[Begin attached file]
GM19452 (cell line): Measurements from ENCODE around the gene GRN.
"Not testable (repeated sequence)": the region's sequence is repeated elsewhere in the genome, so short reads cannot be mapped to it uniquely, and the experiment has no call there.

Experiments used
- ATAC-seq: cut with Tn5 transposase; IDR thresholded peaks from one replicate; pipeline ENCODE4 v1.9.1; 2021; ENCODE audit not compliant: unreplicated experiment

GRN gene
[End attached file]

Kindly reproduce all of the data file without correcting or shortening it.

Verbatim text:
GM19452 (cell line): Measurements from ENCODE around the gene GRN.
"Not testable (repeated sequence)": the region's sequence is repeated elsewhere in the genome, so short reads cannot be mapped to it uniquely, and the experiment has no call there.

Experiments used
- ATAC-seq: cut with Tn5 transposase; IDR thresholded peaks from one replicate; pipeline ENCODE4 v1.9.1; 2021; ENCODE audit not compliant: unreplicated experiment

GRN gene